Over the years, the face of corporate philanthropy in India has experienced a significant change. An activity that was once restricted to a ‘donor-recipient mindset’ has now evolved into a function involving the active participation of corporate houses.
To bridge inequalities in society through value-based Corporate Social Responsibility (CSR), more and more corporates are associating with credible civil society foundations, investing time, technology and knowledge in activities that are deemed more sustainable. Per the 2013 amendment to the Companies Act, organisations are now required to inculcate a positive CSR culture to address deep-rooted social inequities, ranging from rampant poverty, malnutrition, inadequate access to education and high infant-mortality rate to pollution and agrarian crises.
Results from a Cone/Echo Global CR Opportunity Study show a shift in perceptions regarding the role of corporate houses, with 36 per cent of Indian consumers believing that the role of business is not just to maintain a consistent economic climate but to also advocate for change. But although the CSR mandate has allowed businesses to set up their philanthropic arm and go beyond the culture of signing cheques, not everyone might be equipped to see things to the end.
‘Wealth is not new. Neither is charity. But the idea of using private wealth imaginatively, constructively, and systematically to attack the fundamental problems of mankind is new.’
– John W. Gardner, Former Secretary of Health, Education, and Welfare (HEW) for the United States
Businesses need to understand why there is a change in the trend from working ‘for’ the community to working ‘with’ the community. Furthermore, they need to have the necessary bandwidth to undertake welfare activities because this would require (i) building necessary infrastructure, (ii) channelizing funds to hire and train employees, (iii) ensuring the availability of relevant conflict resolution practices, (iv) ascertaining the risk of working with outdated governing documents (which would pose governance and transparency issues), and most importantly, (v) asking the hardest questions and doing the groundwork to provide a panacea for the same.
With CSR transforming in India from an auxiliary concept to a strategic practice, which stipulates the need for adequate ground-level expertise, there is immense potential for Non-Profit Organisations (NPOs)/Non-Governmental Organisations (NGOs) to partner up with corporate houses and act as catalysts for social change. Possessing unique traits that transcend typical philanthropic wings of for-profit organisations, NGOs have stronger ties with communities and can efficiently identify goals that would align with business visions, while also advising on long-term solutions. A successful partnership between both sectors promises authenticity and commitment to advancing the social impact.
As the very definition of philanthropy is being rewritten to become a more inclusive social contract between business and communities, there is an urgent need to find credible implementing partners who have a relevant policy and program expertise, higher standards of risk mitigation, and who hold a greater degree of command over community mobilisation. However, any partnership with NPOs is marred by a dated mistrust between businesses and non-profits. Ranging from corruption allegations to financial mismanagement and lack of credible visibility of impact, this ‘history of mutual suspicion’ between both sectors demands a system that prioritises transparent operations in a context that deems accountability essential.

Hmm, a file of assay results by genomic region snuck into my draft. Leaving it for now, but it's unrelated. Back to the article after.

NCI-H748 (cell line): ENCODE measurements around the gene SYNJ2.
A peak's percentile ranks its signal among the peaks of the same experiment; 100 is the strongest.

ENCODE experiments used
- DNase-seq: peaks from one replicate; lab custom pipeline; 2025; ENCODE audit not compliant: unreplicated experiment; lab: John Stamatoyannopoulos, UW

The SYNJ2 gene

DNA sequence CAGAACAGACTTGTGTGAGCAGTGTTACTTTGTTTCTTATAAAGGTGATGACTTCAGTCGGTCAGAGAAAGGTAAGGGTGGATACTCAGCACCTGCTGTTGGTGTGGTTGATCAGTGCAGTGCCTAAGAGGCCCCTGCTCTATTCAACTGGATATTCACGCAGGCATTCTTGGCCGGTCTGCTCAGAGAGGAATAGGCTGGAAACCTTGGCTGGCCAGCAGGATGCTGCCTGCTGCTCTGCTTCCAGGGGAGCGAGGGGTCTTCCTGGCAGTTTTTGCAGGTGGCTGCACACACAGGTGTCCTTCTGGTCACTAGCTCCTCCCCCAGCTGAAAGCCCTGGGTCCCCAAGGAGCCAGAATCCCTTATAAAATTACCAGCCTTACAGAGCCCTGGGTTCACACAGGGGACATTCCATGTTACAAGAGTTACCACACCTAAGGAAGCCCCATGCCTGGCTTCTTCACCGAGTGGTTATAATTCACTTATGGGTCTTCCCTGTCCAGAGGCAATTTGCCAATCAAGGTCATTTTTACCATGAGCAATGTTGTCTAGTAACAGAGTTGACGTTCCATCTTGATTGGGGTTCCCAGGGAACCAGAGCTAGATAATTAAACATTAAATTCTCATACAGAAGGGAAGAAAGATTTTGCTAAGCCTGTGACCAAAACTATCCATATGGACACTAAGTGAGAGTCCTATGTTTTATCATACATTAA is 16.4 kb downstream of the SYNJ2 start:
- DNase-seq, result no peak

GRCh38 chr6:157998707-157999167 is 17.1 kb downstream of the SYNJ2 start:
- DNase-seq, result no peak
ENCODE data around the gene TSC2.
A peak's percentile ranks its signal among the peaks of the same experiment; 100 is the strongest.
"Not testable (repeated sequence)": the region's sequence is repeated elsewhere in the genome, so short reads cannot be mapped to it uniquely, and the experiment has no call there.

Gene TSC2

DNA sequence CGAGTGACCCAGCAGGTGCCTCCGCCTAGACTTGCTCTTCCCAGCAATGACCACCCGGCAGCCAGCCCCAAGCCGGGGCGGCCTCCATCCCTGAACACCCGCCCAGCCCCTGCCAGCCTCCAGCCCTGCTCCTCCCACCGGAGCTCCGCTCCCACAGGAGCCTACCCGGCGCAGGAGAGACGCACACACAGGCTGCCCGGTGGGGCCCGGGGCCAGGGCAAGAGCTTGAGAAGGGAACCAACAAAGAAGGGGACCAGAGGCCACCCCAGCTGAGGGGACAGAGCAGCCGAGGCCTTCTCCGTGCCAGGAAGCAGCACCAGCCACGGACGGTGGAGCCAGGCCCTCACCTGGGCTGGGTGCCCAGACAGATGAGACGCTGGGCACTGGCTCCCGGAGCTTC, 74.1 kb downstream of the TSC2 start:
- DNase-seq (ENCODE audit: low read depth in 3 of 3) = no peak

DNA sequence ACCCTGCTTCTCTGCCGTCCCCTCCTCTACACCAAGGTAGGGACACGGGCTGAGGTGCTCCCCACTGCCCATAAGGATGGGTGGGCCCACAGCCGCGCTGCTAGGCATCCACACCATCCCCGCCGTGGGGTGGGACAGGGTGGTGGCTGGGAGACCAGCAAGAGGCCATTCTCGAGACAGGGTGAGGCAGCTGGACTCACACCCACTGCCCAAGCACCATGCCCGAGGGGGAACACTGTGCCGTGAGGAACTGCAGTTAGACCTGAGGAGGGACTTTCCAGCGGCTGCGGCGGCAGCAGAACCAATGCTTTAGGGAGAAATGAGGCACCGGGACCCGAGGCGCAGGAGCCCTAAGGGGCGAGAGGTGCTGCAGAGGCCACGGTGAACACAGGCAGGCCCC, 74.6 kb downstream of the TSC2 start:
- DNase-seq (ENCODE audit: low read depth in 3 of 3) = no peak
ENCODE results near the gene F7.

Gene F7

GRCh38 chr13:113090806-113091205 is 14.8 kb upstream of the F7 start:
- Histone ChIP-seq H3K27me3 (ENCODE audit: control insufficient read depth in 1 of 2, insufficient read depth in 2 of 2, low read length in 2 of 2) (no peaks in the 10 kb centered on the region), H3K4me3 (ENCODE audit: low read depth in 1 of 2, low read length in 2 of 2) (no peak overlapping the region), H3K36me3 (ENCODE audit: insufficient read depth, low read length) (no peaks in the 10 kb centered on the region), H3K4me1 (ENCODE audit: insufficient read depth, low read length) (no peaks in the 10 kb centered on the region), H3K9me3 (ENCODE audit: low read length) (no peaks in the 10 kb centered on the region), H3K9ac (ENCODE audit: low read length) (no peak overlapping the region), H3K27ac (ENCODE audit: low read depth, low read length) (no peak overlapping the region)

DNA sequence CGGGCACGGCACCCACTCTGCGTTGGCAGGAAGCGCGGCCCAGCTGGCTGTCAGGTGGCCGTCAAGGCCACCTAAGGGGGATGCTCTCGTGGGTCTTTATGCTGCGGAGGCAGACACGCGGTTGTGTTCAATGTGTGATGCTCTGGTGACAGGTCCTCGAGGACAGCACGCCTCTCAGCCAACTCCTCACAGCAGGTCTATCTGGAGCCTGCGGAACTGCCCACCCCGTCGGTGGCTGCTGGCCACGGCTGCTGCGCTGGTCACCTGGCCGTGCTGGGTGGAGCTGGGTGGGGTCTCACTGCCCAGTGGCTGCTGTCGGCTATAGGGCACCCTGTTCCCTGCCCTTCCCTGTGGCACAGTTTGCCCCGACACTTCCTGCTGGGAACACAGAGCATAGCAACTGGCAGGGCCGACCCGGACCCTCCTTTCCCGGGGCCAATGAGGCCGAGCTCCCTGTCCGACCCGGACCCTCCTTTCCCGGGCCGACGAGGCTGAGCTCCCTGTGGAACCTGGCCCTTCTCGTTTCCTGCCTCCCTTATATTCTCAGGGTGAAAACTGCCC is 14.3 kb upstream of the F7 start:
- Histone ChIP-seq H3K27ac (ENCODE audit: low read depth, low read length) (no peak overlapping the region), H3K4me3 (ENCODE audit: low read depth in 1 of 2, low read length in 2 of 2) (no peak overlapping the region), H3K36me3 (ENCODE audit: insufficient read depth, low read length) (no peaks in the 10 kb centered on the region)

Non-profits play a diverse role in the socio-economic development of a nation by aiding government programs and providing services to marginalised populations. Embodying a voluntary character and a nonpartisan status, these foundations work as private entities involved in a public cause by tackling problems at the grassroots level. Their responsibility to the people can be expended only when they display effectiveness through transparency and by following good governance practices. By adopting a predefined policy of transparency, NPOs will be deemed accountable, thereby eradicating negative stereotypes about the social sector.
There are multiple benefits to acquiring and maintaining a culture of financial transparency in NPO operations, and the most essential one is that it signifies the organisation’s ability to adopt sound management policies that would ensure accountability.
Since most social sector activities align with business operations, enhancing impact visibility through partner and beneficiary testimonials can help strengthen trust with all stakeholders—from businesses to governments to communities. It is the best way to pave the path to successful partnerships between corporates and NGOs.
Successful cross-sector partnerships that embody the knowledge base of non-profits and the operational efficiency of corporates can have a three-tier impact:
- Enhanced understanding of the effect of businesses operations on society
- Leveraging assets to bridge the gap between businesses and communities
- Efficiently tackling social concerns so that an inclusive and equal society can see the light of day
By drawing on the strengths of each other, a compelling corporates-NGO collaboration can help increase global growth potential while also creating a ‘legacy of equity and prosperity for all.’
Shridhar Venkat is the CEO of The Akshaya Patra Foundation.